James Bond shot his way to the top spot at the South Korean box office, outgunning holdover and new release titles alike. But “No Time To Die” failed to revive Korea’s struggling theatrical market.
“No Time to Die” scored $3.30 million over the weekend, grabbing a 63% or nearly two thirds share of the entire market. That percentage was essentially the same as the market share figure it enjoyed on its Wednesday opening day. After five days the film now has a cumulative total of $4.55 million, according to data from the Kobis box office service operated by the Korean Film Council (Kofic).
The Bond franchise has never been the strongest performer in Korea. And Universal’s 2015 “Spectre” was weaker than 2012 “Skyfall” from Sony.
“Spectre” achieved a lifetime score of 1.82 million spectators, producing a final box office of KRW14.2 billion ($12 million at current exchange rates). “Skyfall” had lifetime total of 2.37 million spectators and a gross of KRW17.5 billion ($14.8 million at today’s exchange rates).
“No Time to Die” replaced “On The Line” as the top film. On it third week on release the local film slipped by 50% to score $770,000 over the weekend. Since its Sept. 15 outing, it has earned $9.31 million.
Below that, “Miracle” earned $362,000 in third place, for a running total of $4.23 million after three weeks. In fourth place, “Shang-Chi and the Legend of the Ten Rings” earned $168,000. After a month on release, the Marvel title has accumulated $14.6 million.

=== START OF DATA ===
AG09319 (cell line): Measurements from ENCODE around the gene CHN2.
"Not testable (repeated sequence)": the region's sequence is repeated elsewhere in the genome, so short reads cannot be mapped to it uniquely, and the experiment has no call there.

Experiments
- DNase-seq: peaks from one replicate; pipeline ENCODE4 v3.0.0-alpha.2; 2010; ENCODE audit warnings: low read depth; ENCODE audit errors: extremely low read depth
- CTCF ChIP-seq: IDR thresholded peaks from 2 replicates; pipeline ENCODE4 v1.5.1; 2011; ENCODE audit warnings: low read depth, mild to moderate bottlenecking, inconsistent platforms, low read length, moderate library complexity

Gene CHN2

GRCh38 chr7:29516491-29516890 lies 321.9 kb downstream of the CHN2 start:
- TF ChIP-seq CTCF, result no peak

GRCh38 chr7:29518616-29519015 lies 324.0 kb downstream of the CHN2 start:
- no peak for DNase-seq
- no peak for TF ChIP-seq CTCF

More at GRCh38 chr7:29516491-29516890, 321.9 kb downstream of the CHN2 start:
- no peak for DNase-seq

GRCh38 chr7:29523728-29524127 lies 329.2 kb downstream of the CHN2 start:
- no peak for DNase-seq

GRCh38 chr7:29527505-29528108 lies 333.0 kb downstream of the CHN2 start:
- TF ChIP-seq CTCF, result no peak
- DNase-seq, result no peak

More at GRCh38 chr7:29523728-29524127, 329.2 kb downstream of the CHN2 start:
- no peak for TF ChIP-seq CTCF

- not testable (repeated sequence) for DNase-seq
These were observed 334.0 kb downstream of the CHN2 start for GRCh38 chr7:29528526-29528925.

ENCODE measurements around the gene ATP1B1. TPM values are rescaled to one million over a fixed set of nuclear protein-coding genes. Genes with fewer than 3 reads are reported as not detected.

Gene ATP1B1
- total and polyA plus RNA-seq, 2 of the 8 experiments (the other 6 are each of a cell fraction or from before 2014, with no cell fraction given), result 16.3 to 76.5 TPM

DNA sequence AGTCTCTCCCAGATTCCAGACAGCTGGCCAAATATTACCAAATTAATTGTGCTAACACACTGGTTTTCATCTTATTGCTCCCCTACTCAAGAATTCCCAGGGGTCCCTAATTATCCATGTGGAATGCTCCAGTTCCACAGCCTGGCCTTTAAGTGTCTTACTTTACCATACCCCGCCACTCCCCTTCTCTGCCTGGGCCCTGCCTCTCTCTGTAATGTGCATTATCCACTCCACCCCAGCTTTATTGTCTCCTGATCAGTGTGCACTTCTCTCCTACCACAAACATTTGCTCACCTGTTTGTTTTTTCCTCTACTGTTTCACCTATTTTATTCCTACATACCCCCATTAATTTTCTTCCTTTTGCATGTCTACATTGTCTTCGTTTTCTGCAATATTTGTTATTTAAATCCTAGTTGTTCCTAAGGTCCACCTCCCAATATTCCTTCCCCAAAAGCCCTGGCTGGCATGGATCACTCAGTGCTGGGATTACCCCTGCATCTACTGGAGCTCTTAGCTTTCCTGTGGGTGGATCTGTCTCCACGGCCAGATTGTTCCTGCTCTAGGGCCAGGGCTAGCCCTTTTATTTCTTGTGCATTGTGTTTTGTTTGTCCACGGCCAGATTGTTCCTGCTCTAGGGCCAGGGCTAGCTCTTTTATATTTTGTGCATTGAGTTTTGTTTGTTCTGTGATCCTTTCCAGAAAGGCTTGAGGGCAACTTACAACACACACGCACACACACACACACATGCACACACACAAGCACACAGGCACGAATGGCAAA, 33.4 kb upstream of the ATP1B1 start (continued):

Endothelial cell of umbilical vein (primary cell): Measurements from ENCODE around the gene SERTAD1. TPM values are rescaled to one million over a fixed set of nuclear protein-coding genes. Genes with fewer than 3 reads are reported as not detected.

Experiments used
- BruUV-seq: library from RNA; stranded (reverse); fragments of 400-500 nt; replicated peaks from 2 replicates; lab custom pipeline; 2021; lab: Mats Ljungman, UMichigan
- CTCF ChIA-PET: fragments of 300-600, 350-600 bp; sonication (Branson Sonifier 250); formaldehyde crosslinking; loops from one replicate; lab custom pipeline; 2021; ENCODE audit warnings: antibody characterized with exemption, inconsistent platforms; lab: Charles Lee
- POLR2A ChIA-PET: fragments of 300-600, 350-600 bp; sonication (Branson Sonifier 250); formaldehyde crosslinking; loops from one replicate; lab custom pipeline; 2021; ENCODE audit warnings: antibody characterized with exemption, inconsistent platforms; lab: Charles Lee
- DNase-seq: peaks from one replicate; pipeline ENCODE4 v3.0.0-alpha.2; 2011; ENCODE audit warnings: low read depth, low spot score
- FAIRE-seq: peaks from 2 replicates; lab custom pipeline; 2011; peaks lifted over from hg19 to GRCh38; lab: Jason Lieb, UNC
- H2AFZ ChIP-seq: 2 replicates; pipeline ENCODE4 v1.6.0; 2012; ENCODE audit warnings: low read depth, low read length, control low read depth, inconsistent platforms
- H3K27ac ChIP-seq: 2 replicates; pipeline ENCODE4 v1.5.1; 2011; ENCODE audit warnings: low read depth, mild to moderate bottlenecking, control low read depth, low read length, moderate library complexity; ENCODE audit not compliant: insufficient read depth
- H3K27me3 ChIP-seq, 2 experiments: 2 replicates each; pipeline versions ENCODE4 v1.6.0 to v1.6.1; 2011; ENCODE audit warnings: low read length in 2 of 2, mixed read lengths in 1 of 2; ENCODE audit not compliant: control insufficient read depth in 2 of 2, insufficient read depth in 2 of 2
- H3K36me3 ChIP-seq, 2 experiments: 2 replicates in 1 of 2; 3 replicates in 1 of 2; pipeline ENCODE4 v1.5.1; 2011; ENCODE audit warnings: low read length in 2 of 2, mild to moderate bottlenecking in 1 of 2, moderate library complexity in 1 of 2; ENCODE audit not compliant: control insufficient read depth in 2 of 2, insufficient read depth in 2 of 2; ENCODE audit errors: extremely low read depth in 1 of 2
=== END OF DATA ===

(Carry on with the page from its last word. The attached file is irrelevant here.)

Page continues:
Japanese animation, “Belle: The Dragon and the Freckled Princess” opened in fifth place with $129,000 over the weekend and $180,000 over five days.
The lackluster performances gave a $5.22 million nationwide box office total for the weekend. That was a jump from the previous weekend’s ultra-low total of $3.58 million.
The latest depression can only partly be blamed on the current state of anti-COVID restrictions. With new virus infections running at over 2,000 per day in recent days, health restrictions look likely to remain in place for another couple of weeks. Greater Seoul has been under ‘Level 4’ conditions, the highest under the country’s four-level system, since July. These restrict cinema hours and capacity. The rest of the country is on ‘Level 3.’
Box office briefly surged for the Chuseok (Korean Thanksgiving) holidays in mid-September, but subsequently plunged again to three-month lows. New releases of major Korean titles are in short supply and audiences appear unwilling to brave theaters in large numbers.